• In addition to the course-related questions mentioned earlier, you can ask:
    • Why did you take this course? What do you hope to learn by the end of this course?
  • Encourage students to respond to other posts. Prompt them to reply to a peer with whom they share something in common. Start conversations by asking students to end their post with a question for other people to answer.
  • For asynchronous groupwork, consider facilitating a group contract or group resumé  activity where students collaboratively fill out a document template about what they can contribute to the project and what their expectations are for one another.

Synchronous

Synchronous icebreaker activities are limited by time constraints. Activities that require each person to respond in real-time are most appropriate for small group settings such as tutorials. Consider giving instructions for your icebreaker in advance if people need time to prepare.

  • Ask a short and simple question.
    • Would you rather this or that? What are you looking forward to this week?
  • If webcams are enabled:
    • Try an activity where you give a prompt to find an object nearby (e.g. “find something blue”) and have each participant share what they found.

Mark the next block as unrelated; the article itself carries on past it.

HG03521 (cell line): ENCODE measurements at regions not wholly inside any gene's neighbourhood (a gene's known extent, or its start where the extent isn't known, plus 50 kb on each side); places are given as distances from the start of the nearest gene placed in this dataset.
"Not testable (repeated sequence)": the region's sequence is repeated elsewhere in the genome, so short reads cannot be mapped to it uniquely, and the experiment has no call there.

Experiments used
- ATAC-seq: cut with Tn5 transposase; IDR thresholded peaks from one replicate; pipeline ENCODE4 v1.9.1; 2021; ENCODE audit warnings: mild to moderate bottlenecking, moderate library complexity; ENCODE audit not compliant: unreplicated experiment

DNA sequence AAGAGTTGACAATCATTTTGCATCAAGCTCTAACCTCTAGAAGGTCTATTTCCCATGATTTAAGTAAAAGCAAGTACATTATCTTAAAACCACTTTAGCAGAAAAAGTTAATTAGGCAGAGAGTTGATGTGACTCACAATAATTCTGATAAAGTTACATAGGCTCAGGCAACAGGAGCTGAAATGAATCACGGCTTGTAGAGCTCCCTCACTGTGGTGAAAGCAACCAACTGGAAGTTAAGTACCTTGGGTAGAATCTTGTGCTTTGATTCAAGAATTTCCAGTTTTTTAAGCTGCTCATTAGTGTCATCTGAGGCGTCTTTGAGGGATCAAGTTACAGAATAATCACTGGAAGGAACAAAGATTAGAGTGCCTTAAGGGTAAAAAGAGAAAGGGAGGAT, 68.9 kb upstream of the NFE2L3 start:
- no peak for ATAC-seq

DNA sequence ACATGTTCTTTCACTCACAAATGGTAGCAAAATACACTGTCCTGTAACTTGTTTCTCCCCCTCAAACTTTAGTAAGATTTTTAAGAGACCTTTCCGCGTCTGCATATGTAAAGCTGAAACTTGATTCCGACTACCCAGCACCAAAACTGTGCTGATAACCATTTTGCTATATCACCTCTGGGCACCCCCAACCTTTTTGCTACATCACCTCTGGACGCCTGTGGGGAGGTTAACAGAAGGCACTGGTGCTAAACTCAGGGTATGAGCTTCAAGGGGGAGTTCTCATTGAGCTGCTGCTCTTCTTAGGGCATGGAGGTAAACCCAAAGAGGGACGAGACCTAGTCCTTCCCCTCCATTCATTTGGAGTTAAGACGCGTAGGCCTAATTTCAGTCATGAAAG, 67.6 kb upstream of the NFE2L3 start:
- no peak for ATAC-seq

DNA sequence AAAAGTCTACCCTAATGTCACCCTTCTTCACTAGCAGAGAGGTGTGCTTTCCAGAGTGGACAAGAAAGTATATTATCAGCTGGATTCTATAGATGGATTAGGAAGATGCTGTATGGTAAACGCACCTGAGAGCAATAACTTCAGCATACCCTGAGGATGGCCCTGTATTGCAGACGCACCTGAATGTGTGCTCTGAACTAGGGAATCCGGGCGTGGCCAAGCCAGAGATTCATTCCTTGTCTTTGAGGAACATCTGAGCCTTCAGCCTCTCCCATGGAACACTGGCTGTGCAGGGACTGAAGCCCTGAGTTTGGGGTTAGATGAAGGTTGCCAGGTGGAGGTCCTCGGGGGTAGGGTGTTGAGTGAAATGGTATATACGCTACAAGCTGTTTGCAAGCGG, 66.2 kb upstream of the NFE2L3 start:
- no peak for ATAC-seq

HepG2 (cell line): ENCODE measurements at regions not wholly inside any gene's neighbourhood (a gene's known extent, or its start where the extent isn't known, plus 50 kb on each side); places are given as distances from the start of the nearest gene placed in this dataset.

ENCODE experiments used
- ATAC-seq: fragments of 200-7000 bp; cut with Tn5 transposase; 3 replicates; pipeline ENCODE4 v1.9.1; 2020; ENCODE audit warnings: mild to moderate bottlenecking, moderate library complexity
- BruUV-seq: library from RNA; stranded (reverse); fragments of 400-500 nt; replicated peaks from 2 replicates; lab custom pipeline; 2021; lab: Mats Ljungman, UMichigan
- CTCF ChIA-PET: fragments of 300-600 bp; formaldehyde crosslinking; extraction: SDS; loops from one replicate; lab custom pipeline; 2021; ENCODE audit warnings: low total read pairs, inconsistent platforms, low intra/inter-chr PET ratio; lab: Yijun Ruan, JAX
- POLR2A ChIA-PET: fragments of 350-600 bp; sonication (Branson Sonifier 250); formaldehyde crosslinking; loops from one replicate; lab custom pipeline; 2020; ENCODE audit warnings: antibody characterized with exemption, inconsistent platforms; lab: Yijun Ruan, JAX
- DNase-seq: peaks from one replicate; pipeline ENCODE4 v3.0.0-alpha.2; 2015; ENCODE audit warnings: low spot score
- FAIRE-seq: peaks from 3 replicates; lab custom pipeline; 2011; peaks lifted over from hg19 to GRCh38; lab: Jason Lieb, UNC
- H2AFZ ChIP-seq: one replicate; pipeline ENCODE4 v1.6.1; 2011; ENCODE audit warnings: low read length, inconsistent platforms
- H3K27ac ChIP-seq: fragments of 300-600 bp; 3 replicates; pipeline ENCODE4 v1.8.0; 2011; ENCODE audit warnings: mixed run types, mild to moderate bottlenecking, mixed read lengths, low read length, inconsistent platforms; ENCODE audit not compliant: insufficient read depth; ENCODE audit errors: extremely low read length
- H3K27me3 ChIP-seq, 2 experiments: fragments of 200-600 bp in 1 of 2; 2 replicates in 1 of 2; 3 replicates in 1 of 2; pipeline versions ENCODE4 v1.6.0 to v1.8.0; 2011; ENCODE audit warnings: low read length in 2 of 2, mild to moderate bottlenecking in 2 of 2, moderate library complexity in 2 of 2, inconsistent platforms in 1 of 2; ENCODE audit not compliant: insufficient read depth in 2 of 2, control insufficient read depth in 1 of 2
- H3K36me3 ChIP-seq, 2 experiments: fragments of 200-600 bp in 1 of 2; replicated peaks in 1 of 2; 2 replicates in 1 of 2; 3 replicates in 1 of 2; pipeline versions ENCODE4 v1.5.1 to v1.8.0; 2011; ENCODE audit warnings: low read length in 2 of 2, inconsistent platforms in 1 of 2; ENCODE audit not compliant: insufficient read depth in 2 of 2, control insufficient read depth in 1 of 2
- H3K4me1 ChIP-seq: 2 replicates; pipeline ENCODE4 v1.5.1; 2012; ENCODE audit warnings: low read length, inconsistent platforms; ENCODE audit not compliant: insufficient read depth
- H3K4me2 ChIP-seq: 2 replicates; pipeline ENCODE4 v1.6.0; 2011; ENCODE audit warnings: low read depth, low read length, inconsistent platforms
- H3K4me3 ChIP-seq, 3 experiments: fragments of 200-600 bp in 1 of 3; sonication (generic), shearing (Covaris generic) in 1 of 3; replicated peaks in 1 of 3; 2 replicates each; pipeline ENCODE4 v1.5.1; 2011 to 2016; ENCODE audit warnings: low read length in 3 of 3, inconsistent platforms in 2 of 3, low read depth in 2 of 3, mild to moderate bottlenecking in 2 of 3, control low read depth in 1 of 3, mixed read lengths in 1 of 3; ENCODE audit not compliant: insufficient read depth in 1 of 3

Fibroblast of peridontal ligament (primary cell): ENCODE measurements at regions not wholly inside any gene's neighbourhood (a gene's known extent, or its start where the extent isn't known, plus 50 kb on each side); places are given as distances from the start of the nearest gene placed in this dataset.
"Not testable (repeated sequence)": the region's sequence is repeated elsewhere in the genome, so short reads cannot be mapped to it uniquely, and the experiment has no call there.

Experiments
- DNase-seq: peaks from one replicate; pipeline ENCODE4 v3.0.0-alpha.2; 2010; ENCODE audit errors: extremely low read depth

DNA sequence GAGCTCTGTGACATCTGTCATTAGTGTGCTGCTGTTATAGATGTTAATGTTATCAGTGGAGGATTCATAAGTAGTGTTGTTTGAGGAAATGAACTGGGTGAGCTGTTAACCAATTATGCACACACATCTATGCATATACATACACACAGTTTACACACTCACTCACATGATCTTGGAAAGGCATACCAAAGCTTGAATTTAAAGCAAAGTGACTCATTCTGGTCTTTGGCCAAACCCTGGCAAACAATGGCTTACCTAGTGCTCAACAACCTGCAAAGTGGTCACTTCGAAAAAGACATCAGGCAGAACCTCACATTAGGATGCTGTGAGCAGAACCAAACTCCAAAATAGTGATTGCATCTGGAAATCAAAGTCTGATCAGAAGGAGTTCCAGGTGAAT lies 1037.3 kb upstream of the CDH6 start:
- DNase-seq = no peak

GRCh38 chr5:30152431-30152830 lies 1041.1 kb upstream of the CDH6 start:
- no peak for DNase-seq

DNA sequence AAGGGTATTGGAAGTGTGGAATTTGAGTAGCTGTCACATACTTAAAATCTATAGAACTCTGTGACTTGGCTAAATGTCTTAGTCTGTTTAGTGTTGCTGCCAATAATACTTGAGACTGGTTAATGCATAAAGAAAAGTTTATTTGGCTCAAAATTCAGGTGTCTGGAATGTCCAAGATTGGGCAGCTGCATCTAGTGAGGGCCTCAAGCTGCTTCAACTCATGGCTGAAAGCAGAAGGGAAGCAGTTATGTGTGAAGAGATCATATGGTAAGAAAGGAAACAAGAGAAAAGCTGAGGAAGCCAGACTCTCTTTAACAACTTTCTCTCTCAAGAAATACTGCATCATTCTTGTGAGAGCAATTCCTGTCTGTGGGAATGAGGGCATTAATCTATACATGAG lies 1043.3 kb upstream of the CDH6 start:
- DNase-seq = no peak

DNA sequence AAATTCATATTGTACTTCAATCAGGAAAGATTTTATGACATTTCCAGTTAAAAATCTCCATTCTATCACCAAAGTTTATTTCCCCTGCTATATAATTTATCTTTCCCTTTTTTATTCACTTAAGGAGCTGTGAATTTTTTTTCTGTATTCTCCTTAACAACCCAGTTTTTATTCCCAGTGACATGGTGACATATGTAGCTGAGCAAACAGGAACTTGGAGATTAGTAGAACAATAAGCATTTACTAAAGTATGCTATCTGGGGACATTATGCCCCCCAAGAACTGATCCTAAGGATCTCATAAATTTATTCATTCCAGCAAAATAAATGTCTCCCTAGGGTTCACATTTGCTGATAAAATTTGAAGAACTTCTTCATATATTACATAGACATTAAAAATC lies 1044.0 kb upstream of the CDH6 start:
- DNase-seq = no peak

• If your web conference technology supports custom backgrounds, ask students to turn on their favourite backgrounds.
  • For large groups, you can pose a question using polls and share the results with the class. Experiment with the poll feature in your software or try web alternatives like Poll Everywhere.
  • Keep in mind that synchronous activities may not be inclusive to all students across time zones.

Additional Resources

References

Jaggars, S. S., & Xu, D. (2016). How do online course design features influence student performance?. Computers & Education95, 270-284.

Results of this study show that students are more likely to achieve higher grades when their learning environment involves social interactions. Students are motivated to perform well in the course if they interact with others in their online course community.

teaching tips This Creative Commons license lets others remix, tweak, and build upon our work non-commercially, as long as they credit us and indicate if changes were made. Use this citation format: Icebreakers for Online Classes. Centre for Teaching Excellence, University of Waterloo.